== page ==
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Work within capitalism?

Dear Editors

The article about Fair Trade (Socialist Standard, February) was certainly very interesting and the author puts forward a strong case, I haven't got the time to outline counter-arguments to all the points but I can give an overview of what we are calling for. As a development charity we are working to improve people's lives. You may disagree with the present socio-economic system but there is no current alternative, therefore, we think it is better to try and work within this system rather then just point out the difficulties and decide that nothing can be done. It also doesn't take in to account that not all benefits for developed nations are so overtly determined by economics. For instance, what about the problems caused by mass-migration due to poverty? Surely rich nations have a vested interest in helping poorer nations to try and stem this flow. Our position is quite clear. We want developed nations to stop putting tariffs on imports from developing nations, stop using protectionism that leads to dumping and allow developing nations to protect their fledgling industries. I disagree with the article, as this would make a difference to the lives of some of the poorest. They would be able to sell their produce domestically and eventually be able to export it. To read about our ideas on Fair Trade please follow this link:

I think 2005 was a landmark year in the struggle against poverty. Firstly, there was the agreement to write off debt at the G8, something that the author can't account for using his/her premises, Gordon Brown also reconfirmed the pledge to raise aid levels to 0.7 percent GDP. Added to this is the fact that due to the Global Call to Action against Poverty Campaign (GCAP) more people all over the world protested to end poverty then has ever been seen before. If we can keep the pressure on in this way we can force our governments to change their actions. Governments aren't just led by economic determinism, they are also led by public pressure. Therefore, while there is still a lot to be done we think that there have already been successes and that we need to keep up the pressure.

IAN SULLIVAN, Supporter Relations, Oxfam



We have never denied that campaigning charities like Oxfam can, and do, help a limited number of people. Our case is that they will never solve the problem they have chosen to concentrate on. We note that you confirm that Oxfam does have a reformist approach, as you claim that there is no current alternative to “the present socio-economic system” (capitalism) and so pursue a policy of working within that system to try to reform it. We, on the other hand, think in terms of action to replace capitalism by a system in which begging bowls can be assigned to the museum of antiquities because, with common ownership and production for use, people’s basic needs would be able to be met as a matter of course. – Editors.



Feeling Lucky

Dear Editors

My thanks for pointing out that is worth a look (March Socialist Standard) .

Readers of the Socialist Standard may think they know a lot of the answers and even more of the problems, but look worldwide and inequalities are somewhat more stark than between the two social classes you refer to.  Are you feeling lucky? Then here’s an old thought game. You are having a child and you are concerned that your child might not to live to see the end of its first year of life. You can choose when and where you give birth and your class. You have three options:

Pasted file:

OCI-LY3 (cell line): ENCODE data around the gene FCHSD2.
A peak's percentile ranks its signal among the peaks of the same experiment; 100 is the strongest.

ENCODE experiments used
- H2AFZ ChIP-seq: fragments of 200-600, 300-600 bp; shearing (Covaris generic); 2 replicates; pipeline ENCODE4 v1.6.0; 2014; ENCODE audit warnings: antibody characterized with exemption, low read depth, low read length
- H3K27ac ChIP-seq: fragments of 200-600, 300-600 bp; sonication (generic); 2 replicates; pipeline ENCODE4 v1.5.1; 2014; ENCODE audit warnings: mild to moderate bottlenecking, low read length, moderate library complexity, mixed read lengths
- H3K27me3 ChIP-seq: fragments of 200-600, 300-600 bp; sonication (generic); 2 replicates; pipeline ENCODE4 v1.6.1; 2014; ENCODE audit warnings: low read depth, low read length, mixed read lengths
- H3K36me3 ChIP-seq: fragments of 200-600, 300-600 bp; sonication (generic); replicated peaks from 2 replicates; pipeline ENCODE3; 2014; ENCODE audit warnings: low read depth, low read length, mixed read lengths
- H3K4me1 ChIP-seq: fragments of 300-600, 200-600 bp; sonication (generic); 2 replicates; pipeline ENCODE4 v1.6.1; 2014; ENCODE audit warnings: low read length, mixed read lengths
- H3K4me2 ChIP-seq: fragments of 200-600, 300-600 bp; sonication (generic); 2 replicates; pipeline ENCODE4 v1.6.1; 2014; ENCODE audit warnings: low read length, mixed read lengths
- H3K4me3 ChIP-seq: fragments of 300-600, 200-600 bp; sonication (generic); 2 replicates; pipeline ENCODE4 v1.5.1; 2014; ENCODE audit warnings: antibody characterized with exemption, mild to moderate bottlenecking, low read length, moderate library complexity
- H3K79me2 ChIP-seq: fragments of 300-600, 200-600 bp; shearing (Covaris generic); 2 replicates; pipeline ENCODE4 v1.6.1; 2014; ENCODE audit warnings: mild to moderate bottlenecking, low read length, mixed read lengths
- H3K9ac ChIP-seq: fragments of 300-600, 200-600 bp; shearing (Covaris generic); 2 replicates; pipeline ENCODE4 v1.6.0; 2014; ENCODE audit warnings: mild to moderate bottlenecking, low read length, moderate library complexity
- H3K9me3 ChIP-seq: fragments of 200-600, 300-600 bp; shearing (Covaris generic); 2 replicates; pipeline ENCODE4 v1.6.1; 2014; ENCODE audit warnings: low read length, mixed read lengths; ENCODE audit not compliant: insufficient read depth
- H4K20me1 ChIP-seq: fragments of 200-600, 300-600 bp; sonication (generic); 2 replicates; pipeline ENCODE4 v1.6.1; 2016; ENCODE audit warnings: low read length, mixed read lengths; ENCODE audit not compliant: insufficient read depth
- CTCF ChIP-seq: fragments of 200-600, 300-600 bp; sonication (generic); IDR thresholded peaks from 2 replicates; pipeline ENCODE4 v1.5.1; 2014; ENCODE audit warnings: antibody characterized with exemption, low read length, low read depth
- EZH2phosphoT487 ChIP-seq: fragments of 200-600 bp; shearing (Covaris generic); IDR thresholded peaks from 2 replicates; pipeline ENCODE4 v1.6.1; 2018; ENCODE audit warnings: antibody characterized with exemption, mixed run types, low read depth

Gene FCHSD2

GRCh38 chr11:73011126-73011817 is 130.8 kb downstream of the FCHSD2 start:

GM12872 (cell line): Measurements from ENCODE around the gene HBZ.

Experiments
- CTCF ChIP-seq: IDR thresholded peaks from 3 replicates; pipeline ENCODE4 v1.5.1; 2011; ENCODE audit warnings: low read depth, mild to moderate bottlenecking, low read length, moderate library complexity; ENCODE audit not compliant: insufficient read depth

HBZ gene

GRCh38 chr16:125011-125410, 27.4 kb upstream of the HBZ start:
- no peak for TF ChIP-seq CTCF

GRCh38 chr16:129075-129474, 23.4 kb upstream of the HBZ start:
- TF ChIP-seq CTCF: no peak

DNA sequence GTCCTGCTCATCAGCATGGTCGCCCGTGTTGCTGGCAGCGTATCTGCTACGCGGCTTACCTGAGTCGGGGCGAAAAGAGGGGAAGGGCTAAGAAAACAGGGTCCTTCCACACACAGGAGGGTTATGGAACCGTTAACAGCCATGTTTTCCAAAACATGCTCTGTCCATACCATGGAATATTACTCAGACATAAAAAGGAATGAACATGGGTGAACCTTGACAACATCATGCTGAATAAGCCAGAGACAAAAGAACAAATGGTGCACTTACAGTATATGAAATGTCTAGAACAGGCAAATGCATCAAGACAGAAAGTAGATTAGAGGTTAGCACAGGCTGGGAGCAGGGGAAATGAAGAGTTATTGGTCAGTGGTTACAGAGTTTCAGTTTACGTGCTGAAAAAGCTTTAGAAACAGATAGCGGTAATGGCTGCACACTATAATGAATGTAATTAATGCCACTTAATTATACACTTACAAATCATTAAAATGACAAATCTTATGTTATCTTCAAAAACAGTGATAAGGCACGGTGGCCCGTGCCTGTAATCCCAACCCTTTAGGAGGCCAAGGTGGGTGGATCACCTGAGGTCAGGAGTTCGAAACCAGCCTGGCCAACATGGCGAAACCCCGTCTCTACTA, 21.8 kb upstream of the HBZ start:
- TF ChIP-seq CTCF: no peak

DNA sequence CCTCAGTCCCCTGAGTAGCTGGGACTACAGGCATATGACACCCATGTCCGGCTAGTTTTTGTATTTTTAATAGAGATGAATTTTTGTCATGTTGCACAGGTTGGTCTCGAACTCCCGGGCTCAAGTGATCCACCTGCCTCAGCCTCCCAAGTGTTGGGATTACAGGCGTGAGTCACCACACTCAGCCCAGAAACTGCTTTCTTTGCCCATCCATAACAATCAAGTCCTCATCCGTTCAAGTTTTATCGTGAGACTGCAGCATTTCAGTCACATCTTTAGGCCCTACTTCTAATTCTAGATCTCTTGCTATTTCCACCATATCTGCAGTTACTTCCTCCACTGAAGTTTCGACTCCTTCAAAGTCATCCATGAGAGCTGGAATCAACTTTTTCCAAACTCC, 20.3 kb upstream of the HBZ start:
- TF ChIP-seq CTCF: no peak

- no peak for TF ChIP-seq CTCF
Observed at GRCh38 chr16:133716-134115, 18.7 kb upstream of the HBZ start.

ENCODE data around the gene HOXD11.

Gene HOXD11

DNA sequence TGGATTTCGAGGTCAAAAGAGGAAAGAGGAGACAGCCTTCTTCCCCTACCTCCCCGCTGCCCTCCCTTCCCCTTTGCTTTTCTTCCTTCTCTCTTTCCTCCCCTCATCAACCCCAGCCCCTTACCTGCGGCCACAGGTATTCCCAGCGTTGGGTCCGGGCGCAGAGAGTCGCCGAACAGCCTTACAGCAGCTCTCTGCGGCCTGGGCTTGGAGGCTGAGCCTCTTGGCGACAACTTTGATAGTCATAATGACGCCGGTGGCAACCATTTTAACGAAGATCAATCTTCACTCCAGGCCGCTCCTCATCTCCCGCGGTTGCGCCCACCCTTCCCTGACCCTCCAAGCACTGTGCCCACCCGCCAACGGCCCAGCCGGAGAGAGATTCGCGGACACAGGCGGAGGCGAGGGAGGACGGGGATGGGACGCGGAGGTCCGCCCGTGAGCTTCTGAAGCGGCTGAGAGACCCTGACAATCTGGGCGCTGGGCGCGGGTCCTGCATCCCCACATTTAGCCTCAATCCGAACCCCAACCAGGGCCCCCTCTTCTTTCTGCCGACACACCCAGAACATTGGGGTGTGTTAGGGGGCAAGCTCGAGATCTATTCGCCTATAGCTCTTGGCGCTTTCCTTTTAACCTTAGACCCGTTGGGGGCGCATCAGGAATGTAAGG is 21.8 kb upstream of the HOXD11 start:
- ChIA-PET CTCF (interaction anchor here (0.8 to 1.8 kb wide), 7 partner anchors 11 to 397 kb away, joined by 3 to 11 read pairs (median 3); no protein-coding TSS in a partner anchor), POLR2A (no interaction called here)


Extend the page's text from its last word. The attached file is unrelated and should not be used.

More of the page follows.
Your husband is a very rich factory owner living a hundred years ago in England, you have servants, a huge home and gardens (in say 1906).  You are a middle class women in Pakistan living in Islamabad in 2006.  You are a working class woman living in Yorkshire in England in 2006. The respective chances of your child dying before their first birthday would be roughly: 1 in 10, 1 in 30 and 1 in 100. You could improve those chances further to 1 in 300 and almost 1 in 1000 by being middle class now in Yorkshire, or being that and moving to Iceland.

What I’m trying to point out is that the importance of class is contingent on both history and geography – and a woman giving birth in the world today cannot choose her history, or geography or class. You claim that “So, if ‘where you are born’ determines how your life will pan out, that has to be seen as a matter of class, not of geography”. I think that if it was quite as easy as that then there would no longer be a problem. It is a matter of class and geography and history (and sex, race and more) as to how you are treated, what your chances are and how your life will pan out or whether you will live through your first year to have a life at all. None of these are circumstances of your own making. In Britain – increasingly, geography is helping make class – but that is another story altogether. 


Reply: We have no quarrel with the idea that a person’s date and place of birth affects their chances in life. And we assume you wouldn’t deny that class enters into the picture too. Our article dealt not with infant mortality but with the kind of job people are likely to have. There is no middle class (they’re part of the working class). And it’s the class people are born into (working class or capitalist) that determines whether they will need to worry about working for a living. We appeal to workers on the basis of their class interests, not the question of being from Yorkshire or Iceland. Not everyone can move to Iceland, but we can get rid of class divisions. — Editors.